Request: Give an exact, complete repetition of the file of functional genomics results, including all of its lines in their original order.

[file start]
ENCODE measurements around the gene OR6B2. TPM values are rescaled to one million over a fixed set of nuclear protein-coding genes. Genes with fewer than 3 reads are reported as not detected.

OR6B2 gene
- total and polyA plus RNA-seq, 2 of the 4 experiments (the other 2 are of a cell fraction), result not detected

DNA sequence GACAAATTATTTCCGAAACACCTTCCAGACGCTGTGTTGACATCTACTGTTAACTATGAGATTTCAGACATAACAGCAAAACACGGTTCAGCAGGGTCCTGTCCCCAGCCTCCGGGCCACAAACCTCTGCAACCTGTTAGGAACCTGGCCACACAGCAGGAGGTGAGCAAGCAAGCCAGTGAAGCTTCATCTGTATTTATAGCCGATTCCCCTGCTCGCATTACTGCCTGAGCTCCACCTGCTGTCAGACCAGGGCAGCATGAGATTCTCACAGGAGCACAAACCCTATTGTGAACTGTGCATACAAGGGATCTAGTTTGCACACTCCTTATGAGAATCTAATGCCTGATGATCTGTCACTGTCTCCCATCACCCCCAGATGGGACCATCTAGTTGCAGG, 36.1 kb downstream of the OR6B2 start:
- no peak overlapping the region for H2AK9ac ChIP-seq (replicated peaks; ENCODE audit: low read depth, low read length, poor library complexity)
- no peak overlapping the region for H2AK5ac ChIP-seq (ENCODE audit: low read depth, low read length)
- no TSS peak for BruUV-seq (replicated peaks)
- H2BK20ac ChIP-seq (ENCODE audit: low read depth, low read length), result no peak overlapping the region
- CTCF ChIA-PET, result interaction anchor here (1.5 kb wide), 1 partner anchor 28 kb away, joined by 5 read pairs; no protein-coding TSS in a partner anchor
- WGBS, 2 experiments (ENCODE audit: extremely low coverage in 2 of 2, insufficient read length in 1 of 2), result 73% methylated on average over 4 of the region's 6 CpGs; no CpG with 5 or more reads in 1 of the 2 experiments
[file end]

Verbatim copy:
ENCODE measurements around the gene OR6B2. TPM values are rescaled to one million over a fixed set of nuclear protein-coding genes. Genes with fewer than 3 reads are reported as not detected.

OR6B2 gene
- total and polyA plus RNA-seq, 2 of the 4 experiments (the other 2 are of a cell fraction), result not detected

DNA sequence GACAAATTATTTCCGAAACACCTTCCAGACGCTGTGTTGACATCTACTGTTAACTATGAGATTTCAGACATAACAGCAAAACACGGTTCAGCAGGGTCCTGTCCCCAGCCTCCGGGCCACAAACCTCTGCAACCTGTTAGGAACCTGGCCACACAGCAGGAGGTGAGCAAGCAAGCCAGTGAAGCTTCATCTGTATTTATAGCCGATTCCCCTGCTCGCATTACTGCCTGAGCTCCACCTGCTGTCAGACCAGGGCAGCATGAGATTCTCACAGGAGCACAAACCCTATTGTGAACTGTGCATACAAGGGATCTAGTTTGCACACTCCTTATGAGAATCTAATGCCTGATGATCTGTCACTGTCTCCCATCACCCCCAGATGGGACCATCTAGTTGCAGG, 36.1 kb downstream of the OR6B2 start:
- no peak overlapping the region for H2AK9ac ChIP-seq (replicated peaks; ENCODE audit: low read depth, low read length, poor library complexity)
- no peak overlapping the region for H2AK5ac ChIP-seq (ENCODE audit: low read depth, low read length)
- no TSS peak for BruUV-seq (replicated peaks)
- H2BK20ac ChIP-seq (ENCODE audit: low read depth, low read length), result no peak overlapping the region
- CTCF ChIA-PET, result interaction anchor here (1.5 kb wide), 1 partner anchor 28 kb away, joined by 5 read pairs; no protein-coding TSS in a partner anchor
- WGBS, 2 experiments (ENCODE audit: extremely low coverage in 2 of 2, insufficient read length in 1 of 2), result 73% methylated on average over 4 of the region's 6 CpGs; no CpG with 5 or more reads in 1 of the 2 experiments